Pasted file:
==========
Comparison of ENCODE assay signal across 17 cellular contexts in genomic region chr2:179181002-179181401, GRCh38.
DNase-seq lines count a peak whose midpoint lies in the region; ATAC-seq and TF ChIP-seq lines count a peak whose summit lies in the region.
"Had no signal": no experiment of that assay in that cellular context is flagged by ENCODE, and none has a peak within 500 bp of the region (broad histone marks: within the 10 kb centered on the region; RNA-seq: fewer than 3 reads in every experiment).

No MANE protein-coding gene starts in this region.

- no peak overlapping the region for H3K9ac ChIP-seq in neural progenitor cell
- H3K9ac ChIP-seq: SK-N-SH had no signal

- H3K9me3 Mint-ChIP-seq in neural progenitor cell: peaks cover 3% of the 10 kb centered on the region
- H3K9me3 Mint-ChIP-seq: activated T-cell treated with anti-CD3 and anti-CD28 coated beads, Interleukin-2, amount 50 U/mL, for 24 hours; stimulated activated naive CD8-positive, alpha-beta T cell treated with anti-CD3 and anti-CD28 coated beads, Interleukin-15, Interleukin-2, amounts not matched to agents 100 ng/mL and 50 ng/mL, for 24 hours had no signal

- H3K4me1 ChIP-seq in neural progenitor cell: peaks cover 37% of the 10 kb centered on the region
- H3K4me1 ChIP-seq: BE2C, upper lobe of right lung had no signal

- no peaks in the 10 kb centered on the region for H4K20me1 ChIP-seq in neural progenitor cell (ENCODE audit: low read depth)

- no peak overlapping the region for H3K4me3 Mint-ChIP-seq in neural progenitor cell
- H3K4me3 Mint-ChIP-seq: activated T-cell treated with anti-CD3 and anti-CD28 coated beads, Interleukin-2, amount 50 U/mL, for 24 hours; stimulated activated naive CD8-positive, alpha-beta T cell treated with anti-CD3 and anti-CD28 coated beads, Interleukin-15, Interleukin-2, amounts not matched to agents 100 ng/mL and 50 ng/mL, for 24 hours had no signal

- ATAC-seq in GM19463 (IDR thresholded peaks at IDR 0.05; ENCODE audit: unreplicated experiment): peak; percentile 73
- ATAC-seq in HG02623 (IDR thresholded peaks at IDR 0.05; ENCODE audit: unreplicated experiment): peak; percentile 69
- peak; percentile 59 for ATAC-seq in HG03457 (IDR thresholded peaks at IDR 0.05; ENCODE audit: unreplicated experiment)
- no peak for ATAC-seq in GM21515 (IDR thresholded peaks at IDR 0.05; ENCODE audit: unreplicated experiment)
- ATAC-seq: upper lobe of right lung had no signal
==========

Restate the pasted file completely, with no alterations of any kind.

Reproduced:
Comparison of ENCODE assay signal across 17 cellular contexts in genomic region chr2:179181002-179181401, GRCh38.
DNase-seq lines count a peak whose midpoint lies in the region; ATAC-seq and TF ChIP-seq lines count a peak whose summit lies in the region.
"Had no signal": no experiment of that assay in that cellular context is flagged by ENCODE, and none has a peak within 500 bp of the region (broad histone marks: within the 10 kb centered on the region; RNA-seq: fewer than 3 reads in every experiment).

No MANE protein-coding gene starts in this region.

- no peak overlapping the region for H3K9ac ChIP-seq in neural progenitor cell
- H3K9ac ChIP-seq: SK-N-SH had no signal

- H3K9me3 Mint-ChIP-seq in neural progenitor cell: peaks cover 3% of the 10 kb centered on the region
- H3K9me3 Mint-ChIP-seq: activated T-cell treated with anti-CD3 and anti-CD28 coated beads, Interleukin-2, amount 50 U/mL, for 24 hours; stimulated activated naive CD8-positive, alpha-beta T cell treated with anti-CD3 and anti-CD28 coated beads, Interleukin-15, Interleukin-2, amounts not matched to agents 100 ng/mL and 50 ng/mL, for 24 hours had no signal

- H3K4me1 ChIP-seq in neural progenitor cell: peaks cover 37% of the 10 kb centered on the region
- H3K4me1 ChIP-seq: BE2C, upper lobe of right lung had no signal

- no peaks in the 10 kb centered on the region for H4K20me1 ChIP-seq in neural progenitor cell (ENCODE audit: low read depth)

- no peak overlapping the region for H3K4me3 Mint-ChIP-seq in neural progenitor cell
- H3K4me3 Mint-ChIP-seq: activated T-cell treated with anti-CD3 and anti-CD28 coated beads, Interleukin-2, amount 50 U/mL, for 24 hours; stimulated activated naive CD8-positive, alpha-beta T cell treated with anti-CD3 and anti-CD28 coated beads, Interleukin-15, Interleukin-2, amounts not matched to agents 100 ng/mL and 50 ng/mL, for 24 hours had no signal

- ATAC-seq in GM19463 (IDR thresholded peaks at IDR 0.05; ENCODE audit: unreplicated experiment): peak; percentile 73
- ATAC-seq in HG02623 (IDR thresholded peaks at IDR 0.05; ENCODE audit: unreplicated experiment): peak; percentile 69
- peak; percentile 59 for ATAC-seq in HG03457 (IDR thresholded peaks at IDR 0.05; ENCODE audit: unreplicated experiment)
- no peak for ATAC-seq in GM21515 (IDR thresholded peaks at IDR 0.05; ENCODE audit: unreplicated experiment)
- ATAC-seq: upper lobe of right lung had no signal